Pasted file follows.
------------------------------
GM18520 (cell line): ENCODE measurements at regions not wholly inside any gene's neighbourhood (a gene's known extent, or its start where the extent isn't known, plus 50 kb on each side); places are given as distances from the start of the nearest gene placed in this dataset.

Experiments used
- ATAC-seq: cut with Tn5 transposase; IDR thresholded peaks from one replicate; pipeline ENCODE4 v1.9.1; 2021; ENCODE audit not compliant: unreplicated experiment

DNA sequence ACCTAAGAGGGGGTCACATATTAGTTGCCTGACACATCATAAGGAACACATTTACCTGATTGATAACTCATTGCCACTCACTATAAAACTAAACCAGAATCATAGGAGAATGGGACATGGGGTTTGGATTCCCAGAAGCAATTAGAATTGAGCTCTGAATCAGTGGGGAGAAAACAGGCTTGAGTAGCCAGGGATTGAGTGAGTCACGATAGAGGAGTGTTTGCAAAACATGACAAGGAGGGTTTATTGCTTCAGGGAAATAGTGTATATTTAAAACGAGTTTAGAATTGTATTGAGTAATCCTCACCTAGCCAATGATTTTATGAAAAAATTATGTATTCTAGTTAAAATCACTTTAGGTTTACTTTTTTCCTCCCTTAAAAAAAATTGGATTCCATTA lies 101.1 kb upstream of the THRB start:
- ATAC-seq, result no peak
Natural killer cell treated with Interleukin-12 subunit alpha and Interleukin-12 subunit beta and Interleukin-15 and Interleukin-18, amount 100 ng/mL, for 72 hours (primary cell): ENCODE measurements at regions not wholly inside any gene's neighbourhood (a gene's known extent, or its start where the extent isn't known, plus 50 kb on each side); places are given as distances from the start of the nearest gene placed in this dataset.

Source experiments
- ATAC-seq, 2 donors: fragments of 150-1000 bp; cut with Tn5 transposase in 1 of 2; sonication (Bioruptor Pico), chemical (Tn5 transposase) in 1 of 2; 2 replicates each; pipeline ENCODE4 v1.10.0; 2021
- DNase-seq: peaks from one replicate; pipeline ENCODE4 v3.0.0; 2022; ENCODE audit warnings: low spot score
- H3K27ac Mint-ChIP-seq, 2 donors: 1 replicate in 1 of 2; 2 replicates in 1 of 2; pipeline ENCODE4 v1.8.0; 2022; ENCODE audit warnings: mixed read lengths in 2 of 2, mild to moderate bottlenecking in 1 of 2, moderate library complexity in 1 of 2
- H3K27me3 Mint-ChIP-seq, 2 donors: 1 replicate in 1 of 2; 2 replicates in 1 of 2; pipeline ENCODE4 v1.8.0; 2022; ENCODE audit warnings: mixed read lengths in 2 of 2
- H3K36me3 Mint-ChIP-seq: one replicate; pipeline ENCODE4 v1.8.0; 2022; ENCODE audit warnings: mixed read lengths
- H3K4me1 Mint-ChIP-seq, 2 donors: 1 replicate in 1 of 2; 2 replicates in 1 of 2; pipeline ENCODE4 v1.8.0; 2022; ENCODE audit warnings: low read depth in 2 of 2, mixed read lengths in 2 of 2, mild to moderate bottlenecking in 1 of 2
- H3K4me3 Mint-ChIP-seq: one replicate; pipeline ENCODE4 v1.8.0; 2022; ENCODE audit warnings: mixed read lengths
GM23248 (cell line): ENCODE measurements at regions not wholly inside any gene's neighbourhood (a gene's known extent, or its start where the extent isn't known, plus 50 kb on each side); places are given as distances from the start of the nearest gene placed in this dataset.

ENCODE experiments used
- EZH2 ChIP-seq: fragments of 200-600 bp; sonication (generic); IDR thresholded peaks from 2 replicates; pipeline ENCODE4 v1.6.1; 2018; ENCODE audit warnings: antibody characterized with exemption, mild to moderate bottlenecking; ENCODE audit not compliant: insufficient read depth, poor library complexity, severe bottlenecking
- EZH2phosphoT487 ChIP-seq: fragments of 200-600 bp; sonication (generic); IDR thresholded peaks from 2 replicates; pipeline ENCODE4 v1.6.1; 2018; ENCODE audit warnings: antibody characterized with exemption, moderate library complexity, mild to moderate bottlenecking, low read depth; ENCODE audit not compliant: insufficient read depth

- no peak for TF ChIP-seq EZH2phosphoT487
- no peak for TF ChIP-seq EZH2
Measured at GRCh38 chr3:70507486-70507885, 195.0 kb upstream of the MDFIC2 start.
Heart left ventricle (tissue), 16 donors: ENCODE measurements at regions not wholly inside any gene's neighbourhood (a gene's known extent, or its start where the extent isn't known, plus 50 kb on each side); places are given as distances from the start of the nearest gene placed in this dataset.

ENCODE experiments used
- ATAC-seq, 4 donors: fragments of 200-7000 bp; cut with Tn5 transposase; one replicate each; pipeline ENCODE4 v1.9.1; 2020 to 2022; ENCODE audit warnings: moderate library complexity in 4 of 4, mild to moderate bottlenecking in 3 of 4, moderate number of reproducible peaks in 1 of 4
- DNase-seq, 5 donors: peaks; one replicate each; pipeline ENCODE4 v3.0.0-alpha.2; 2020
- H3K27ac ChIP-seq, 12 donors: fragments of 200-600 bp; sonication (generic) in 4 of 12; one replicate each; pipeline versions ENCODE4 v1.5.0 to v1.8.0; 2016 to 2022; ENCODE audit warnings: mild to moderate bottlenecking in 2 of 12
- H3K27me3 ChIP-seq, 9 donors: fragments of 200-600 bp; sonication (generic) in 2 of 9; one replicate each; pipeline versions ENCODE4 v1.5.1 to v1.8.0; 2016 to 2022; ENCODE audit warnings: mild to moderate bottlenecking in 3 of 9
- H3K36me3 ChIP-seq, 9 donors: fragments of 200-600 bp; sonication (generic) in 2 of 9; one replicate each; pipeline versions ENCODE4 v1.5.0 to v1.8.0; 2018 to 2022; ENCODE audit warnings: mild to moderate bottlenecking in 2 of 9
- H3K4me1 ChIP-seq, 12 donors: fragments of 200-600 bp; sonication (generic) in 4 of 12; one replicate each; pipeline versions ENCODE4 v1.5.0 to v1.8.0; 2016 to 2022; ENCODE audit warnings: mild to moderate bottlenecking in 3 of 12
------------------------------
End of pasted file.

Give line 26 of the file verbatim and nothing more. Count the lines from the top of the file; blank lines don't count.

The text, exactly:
- H3K27ac ChIP-seq, 12 donors: fragments of 200-600 bp; sonication (generic) in 4 of 12; one replicate each; pipeline versions ENCODE4 v1.5.0 to v1.8.0; 2016 to 2022; ENCODE audit warnings: mild to moderate bottlenecking in 2 of 12